So, long story short, I think I'm making this too complicated. It's not that much of the total anyway. Still curious what "the right way" is, but since the problem remains amorphous, I'll just put it down as Europe and call it a day.

--Dale--
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Old 02-28-2013, 10:43 PM   #4
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I agree, the whole key to a good investment plan (IMHO) is to use the KISS principle.

If you think you need international exposure, I would first ask you to do some research on the returns over 15 to 20 years of this international exposure -- is it going to help or hurt your portfolio return -- that by the way you have to spend (in most cases) in US dollars. The reason I ask this question is because I personally am not convinced that I can (or anyone else can) pick international exposure that is going to improve my long term returns - so I don't bother with it. I am not trying to convince you one way or the other, just asking that you do some research.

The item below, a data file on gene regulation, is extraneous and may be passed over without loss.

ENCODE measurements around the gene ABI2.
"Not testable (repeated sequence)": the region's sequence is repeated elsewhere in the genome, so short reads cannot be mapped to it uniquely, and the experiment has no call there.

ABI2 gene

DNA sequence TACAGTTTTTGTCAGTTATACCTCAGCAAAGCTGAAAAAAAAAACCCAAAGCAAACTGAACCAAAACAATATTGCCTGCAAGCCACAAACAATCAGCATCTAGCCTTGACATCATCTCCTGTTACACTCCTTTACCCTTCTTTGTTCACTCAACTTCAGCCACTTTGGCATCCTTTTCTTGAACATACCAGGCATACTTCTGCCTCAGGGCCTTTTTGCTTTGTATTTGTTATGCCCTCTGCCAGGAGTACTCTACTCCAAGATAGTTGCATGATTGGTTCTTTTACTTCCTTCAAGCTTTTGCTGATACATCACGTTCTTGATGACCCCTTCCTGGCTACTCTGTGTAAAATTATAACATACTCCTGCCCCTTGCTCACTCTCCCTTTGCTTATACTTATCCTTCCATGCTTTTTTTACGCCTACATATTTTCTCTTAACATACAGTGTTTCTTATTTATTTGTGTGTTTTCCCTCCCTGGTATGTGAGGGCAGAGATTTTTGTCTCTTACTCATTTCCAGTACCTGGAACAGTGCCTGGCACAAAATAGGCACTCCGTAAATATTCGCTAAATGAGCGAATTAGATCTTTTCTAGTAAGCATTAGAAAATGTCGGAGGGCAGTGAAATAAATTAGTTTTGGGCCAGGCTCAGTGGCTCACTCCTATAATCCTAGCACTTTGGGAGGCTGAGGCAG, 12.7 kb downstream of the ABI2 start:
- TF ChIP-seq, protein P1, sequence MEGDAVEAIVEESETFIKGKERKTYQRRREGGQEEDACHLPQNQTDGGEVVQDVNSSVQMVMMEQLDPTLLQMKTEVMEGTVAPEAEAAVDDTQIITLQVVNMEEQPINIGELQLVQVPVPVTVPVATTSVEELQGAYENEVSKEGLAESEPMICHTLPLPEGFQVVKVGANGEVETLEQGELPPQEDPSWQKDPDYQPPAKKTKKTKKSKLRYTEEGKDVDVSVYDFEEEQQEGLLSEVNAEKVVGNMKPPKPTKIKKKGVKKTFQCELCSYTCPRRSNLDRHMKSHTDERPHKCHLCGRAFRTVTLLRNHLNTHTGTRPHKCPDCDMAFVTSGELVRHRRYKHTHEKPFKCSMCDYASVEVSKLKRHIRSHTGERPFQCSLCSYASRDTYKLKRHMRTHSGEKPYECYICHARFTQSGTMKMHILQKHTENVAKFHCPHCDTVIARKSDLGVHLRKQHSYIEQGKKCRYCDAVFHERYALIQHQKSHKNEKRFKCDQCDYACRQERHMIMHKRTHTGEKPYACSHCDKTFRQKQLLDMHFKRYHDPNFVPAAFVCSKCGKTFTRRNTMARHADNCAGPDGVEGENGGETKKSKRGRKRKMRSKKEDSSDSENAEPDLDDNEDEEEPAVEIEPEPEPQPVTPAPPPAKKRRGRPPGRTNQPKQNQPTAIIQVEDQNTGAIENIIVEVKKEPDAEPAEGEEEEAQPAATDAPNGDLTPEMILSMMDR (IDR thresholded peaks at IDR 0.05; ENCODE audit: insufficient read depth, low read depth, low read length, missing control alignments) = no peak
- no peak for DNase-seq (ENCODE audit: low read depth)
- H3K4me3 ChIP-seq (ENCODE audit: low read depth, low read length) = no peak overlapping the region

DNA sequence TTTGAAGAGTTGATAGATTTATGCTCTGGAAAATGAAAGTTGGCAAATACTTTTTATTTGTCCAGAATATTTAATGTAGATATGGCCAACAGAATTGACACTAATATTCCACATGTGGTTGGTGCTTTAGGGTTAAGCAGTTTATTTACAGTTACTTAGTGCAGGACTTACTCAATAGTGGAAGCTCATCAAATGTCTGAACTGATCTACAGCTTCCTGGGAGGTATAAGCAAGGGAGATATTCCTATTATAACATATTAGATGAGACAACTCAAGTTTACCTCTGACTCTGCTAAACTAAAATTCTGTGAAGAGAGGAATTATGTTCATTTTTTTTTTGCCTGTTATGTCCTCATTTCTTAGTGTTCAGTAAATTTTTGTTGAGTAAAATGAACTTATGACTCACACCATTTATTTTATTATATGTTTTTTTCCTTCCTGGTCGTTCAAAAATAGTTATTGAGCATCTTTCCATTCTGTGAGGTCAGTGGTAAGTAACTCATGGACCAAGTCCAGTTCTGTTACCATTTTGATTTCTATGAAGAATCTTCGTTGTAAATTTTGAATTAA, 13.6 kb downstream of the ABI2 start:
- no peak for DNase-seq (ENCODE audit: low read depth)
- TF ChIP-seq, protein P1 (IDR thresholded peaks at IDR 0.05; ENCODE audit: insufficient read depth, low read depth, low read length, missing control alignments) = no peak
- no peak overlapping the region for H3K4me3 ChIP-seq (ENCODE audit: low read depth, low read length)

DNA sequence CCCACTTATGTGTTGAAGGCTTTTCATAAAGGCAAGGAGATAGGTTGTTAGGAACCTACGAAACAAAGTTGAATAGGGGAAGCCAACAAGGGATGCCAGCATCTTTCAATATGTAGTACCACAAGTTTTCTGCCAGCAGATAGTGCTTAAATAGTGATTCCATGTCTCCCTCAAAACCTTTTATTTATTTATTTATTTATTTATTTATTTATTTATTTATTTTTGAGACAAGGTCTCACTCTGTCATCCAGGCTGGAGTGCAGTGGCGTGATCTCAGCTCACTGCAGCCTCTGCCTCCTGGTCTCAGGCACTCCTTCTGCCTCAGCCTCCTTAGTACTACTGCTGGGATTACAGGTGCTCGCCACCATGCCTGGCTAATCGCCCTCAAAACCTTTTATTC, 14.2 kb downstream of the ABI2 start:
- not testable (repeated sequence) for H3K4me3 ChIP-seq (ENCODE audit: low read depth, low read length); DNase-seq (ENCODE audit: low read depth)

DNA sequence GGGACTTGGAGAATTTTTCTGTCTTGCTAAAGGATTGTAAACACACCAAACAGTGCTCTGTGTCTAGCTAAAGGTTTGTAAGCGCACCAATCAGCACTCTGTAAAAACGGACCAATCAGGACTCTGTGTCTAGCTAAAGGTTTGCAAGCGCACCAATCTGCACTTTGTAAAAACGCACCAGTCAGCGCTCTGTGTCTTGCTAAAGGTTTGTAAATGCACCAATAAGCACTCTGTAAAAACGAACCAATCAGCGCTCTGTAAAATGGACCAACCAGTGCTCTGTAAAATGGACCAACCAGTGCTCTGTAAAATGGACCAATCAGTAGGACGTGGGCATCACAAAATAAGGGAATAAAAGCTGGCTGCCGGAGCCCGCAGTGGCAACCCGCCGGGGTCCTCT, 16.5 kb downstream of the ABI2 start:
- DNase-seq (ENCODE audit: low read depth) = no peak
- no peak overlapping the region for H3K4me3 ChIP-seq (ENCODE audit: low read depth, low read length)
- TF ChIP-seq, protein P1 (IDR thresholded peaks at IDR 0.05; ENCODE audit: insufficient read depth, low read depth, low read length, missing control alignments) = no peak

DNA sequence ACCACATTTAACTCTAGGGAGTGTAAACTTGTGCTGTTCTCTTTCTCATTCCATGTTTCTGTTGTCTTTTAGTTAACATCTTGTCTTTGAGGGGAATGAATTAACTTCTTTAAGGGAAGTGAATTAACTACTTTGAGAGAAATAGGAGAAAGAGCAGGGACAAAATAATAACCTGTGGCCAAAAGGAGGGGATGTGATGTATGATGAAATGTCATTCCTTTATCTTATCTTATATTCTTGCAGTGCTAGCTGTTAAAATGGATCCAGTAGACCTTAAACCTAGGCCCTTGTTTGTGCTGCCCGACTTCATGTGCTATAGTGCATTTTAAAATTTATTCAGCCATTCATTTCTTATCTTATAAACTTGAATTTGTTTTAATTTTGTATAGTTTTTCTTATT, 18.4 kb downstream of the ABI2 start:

In the end you will most likely simplify your life and improve your returns by just picking a few well managed index funds in the assets you think are important and not sweat over such things as how much of each country you have in your asset allocation -- there are no fortune tellers that can predict which countries are going to be better in the future, despite what you may have read somewhere.

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Old 03-07-2013, 04:23 PM   #5
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I agree, the whole key to a good investment plan (IMHO) is to use the KISS principle.